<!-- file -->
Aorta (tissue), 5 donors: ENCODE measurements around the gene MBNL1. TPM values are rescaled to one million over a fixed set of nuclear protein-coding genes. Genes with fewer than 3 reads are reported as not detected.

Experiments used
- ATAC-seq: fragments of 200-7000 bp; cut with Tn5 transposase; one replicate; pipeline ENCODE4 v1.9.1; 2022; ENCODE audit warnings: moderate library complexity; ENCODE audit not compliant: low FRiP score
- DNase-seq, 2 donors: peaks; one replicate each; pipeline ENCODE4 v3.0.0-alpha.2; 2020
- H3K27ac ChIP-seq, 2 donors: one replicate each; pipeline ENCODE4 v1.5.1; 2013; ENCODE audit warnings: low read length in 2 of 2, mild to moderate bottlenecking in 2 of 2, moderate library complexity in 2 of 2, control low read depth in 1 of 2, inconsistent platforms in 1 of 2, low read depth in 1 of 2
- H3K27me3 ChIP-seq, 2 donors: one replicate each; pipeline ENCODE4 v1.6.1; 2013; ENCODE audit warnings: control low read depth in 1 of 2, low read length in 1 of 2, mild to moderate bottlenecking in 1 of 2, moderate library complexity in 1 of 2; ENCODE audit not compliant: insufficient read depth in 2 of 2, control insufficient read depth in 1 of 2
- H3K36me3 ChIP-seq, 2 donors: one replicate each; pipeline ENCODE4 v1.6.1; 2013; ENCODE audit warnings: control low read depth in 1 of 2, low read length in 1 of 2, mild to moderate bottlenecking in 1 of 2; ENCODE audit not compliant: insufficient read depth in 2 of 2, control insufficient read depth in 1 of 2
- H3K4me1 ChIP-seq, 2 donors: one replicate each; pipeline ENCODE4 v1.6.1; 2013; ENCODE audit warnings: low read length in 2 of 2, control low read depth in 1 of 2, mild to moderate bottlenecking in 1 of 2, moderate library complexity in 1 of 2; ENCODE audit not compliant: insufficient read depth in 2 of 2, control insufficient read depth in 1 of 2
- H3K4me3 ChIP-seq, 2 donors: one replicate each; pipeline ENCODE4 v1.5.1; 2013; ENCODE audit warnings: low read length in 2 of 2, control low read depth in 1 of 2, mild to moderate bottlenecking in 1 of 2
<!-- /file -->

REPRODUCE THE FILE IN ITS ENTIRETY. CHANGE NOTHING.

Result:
Aorta (tissue), 5 donors: ENCODE measurements around the gene MBNL1. TPM values are rescaled to one million over a fixed set of nuclear protein-coding genes. Genes with fewer than 3 reads are reported as not detected.

Experiments used
- ATAC-seq: fragments of 200-7000 bp; cut with Tn5 transposase; one replicate; pipeline ENCODE4 v1.9.1; 2022; ENCODE audit warnings: moderate library complexity; ENCODE audit not compliant: low FRiP score
- DNase-seq, 2 donors: peaks; one replicate each; pipeline ENCODE4 v3.0.0-alpha.2; 2020
- H3K27ac ChIP-seq, 2 donors: one replicate each; pipeline ENCODE4 v1.5.1; 2013; ENCODE audit warnings: low read length in 2 of 2, mild to moderate bottlenecking in 2 of 2, moderate library complexity in 2 of 2, control low read depth in 1 of 2, inconsistent platforms in 1 of 2, low read depth in 1 of 2
- H3K27me3 ChIP-seq, 2 donors: one replicate each; pipeline ENCODE4 v1.6.1; 2013; ENCODE audit warnings: control low read depth in 1 of 2, low read length in 1 of 2, mild to moderate bottlenecking in 1 of 2, moderate library complexity in 1 of 2; ENCODE audit not compliant: insufficient read depth in 2 of 2, control insufficient read depth in 1 of 2
- H3K36me3 ChIP-seq, 2 donors: one replicate each; pipeline ENCODE4 v1.6.1; 2013; ENCODE audit warnings: control low read depth in 1 of 2, low read length in 1 of 2, mild to moderate bottlenecking in 1 of 2; ENCODE audit not compliant: insufficient read depth in 2 of 2, control insufficient read depth in 1 of 2
- H3K4me1 ChIP-seq, 2 donors: one replicate each; pipeline ENCODE4 v1.6.1; 2013; ENCODE audit warnings: low read length in 2 of 2, control low read depth in 1 of 2, mild to moderate bottlenecking in 1 of 2, moderate library complexity in 1 of 2; ENCODE audit not compliant: insufficient read depth in 2 of 2, control insufficient read depth in 1 of 2
- H3K4me3 ChIP-seq, 2 donors: one replicate each; pipeline ENCODE4 v1.5.1; 2013; ENCODE audit warnings: low read length in 2 of 2, control low read depth in 1 of 2, mild to moderate bottlenecking in 1 of 2